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French artist Hugo Gattoni, left, and head of design for Paris 2024, Joachim Roncin pose next to the Paris 2024 Olympic and Paralympic posters in Ivry-sur-Seine outside Paris, on Feb. 20, 2024. Vibrant colors and striking landmarks illuminate posters for the Paris Olympic Games in an Art Deco style inspired by the city's flamboyant past. The posters have been unveiled at the Musée d'Orsay.Thomas Padilla/The Associated Press

Vibrant colours and striking landmarks illuminate posters for the Paris Olympic Games in an art-deco style inspired by the city’s flamboyant past.

The posters were unveiled on Monday at the Musée d’Orsay – a former railway station transformed into an imposing museum stretching along the Seine River – in the presence of Paris 2024 director of design Joachim Roncin and the artist behind them, Ugo Gattoni.

“I don’t want it to be something dull like only a poster with only a logo and a date on it, which they usually are. I want to tell a story,” Roncin told the Associated Press in an interview from the artist’s studio prior to the unveiling. “I want it to be something very happy, because it’s going to a huge party. I want it to be very joyful. Hopefully people will be inspired by these posters.”

There are many eye-catching images to absorb.

Among the most striking is the Eiffel Tower piercing through the Stade de France. As if forming a giant cake mixing together two crucial ingredients: Paris’s most famed landmark and its national stadium.

Spectators on the posters have expressions on their fresh faces that are perfectly captured. It’s as if they are frozen in time, enjoying a giant and timeless party somewhere: On a balcony admiring ballroom dancers, or guests at a grandiose fête thrown by the Great Gatsby himself.

“It’s the art deco style,” Roncin said. “I wanted something very flamboyant, very rich, very colourful. It’s typical of Paris, when you look at various restaurant styles, you can see the art-deco style. When you look at the entrance on the subways, you can see the art-nouveau style.”

No coincidence that it has this feel, perhaps, since these Games mark the centenary of the 1924 Olympics in Paris.

Everywhere you look, even amid a blur of colours, the details are intricate and precise.

In the background you can see the Olympic flame arriving on a three-mast tall ship into the French port of Marseille, having sailed from Greece, and the high-rolling waves representing surfing events in Tahiti. Closer up, some of Paris’s monuments, which will be used during both Games.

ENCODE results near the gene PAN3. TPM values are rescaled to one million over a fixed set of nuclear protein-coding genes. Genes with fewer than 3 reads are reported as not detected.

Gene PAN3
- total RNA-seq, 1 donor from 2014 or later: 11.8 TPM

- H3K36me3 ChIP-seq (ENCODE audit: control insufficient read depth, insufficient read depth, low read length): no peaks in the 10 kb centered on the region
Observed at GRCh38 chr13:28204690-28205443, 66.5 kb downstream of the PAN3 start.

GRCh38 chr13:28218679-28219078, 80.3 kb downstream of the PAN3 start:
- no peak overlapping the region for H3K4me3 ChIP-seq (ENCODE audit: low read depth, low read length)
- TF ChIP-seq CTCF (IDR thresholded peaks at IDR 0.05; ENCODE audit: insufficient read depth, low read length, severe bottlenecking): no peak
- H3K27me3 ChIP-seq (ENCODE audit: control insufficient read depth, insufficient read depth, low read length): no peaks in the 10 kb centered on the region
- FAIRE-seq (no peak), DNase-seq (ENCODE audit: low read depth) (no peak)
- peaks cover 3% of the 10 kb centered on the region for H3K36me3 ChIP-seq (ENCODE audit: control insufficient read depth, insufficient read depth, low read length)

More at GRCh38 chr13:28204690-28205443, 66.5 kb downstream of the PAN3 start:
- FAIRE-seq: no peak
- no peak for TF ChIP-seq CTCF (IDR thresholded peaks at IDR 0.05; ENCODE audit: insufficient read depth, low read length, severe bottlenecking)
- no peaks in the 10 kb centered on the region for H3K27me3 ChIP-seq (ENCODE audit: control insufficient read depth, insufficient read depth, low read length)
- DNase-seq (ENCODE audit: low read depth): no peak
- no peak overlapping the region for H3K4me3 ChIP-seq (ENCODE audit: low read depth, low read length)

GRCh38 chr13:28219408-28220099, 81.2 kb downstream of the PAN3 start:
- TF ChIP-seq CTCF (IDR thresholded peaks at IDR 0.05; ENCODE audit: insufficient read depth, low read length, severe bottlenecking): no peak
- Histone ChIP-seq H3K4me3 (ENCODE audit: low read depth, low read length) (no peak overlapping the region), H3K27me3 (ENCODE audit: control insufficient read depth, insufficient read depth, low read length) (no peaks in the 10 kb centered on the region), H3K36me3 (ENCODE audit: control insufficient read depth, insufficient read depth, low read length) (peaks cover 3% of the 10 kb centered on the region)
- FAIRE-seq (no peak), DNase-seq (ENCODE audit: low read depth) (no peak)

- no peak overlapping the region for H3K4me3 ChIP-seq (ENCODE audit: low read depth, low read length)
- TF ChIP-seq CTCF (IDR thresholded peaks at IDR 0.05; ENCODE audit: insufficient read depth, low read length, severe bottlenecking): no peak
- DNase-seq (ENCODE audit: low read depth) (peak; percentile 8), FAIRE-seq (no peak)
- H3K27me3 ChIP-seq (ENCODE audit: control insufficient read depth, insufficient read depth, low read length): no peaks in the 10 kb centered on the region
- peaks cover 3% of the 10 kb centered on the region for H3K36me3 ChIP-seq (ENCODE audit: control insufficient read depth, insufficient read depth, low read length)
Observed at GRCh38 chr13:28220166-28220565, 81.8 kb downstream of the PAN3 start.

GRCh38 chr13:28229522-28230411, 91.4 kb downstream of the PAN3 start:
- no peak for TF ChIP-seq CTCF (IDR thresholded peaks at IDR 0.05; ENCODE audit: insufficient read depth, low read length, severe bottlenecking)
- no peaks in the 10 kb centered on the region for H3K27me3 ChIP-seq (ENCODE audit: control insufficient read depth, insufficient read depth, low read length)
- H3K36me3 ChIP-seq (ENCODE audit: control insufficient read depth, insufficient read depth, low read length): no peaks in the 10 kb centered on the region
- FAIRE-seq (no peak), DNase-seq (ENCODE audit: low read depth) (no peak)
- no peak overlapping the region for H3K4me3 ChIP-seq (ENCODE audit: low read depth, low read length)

Les Invalides, which holds former French emperor Napoléon Bonaparte's tomb; the imperious Grand Palais; the Arc de Triomphe, and the Château de Versailles, whose resplendent gardens will host equestrian and pentathlon events.

Roncin said 15,000 to 30,000 posters for the July 26-Aug. 11 Paris Games and the Aug. 28-Sept. 8 Paralympics will be sold. Prices range from €20 ($29) for the smallest size (30x40 centimetres/12x16 inches), €30 ($44) for the medium (50x70 centimetres/20x27 inches) and €40 ($58) for the largest (60x80 centimetres/24x32 inches).

The posters will also appear on billboards all over Paris from Tuesday.

It will be a relief to purists that no artificial intelligence was used to design the posters, which is part of the reason why Roncin selected Gattoni.

“It was very important to work with Ugo because he’s a manual artist, he works with his hands. Nothing is digital assisted. Today we live in the world where there is a lot of AI,” Roncin said. “I wanted to bring this savoir-faire à la française [French know-how]; to do these hand-drawn posters and colours as well, with the hand.”

It took six months to decide which colours to use and Gattoni has spent more than 2,000 hours working on the posters.

“It has this fresh feel … an atmosphere of good vibes,” said Gattoni, whose work also included studying all the previous Olympic posters.

“Just like the 1924 poster, this poster has to work in 100 years’ time. For me this is super important.”

The first official Olympics poster appeared for the 1912 Games in Stockholm and was chosen through an artistic competition. Since then posters have been the responsibility of organizers in the host city.

In the first half of the 20th century, a limited number of posters were designed and used for communication and promotional purposes in a preradio and pretelevision era, giving the general public necessary practical information.

In the second half of the century, the number of posters produced increased.

They reflected the artistic, political and social context of their era as the Olympics also branched out of Europe and North America toward Oceania, Asia and Central America.

According to the Olympic Studies Centre, at this point “they play a double role: In addition to announcing the Games, they provide a foretaste of their visual identity.”

Gattoni says it’s the first time he’s drawn “so many humans” and describes his style as creating a universe – one which sucks people in.

“To dive into this universe and become part of it,” Gattoni said. “The drawing is so detailed that you can imagine yourself walking through the gardens of Versailles.”

One of the poster’s most captivating scenes is an athlete standing on a diving platform with arms outstretched, the Olympic dove softly perched on his left arm.

“The Olympic Games is meant to be a period of world peace,” Gattoni said.

Nine years ago, Roncin invented the “Je suis Charlie” slogan, which became a worldwide rallying cry, posting it on Twitter after the Jan. 2015 murderous attack on satirical magazine Charlie Hebdo.

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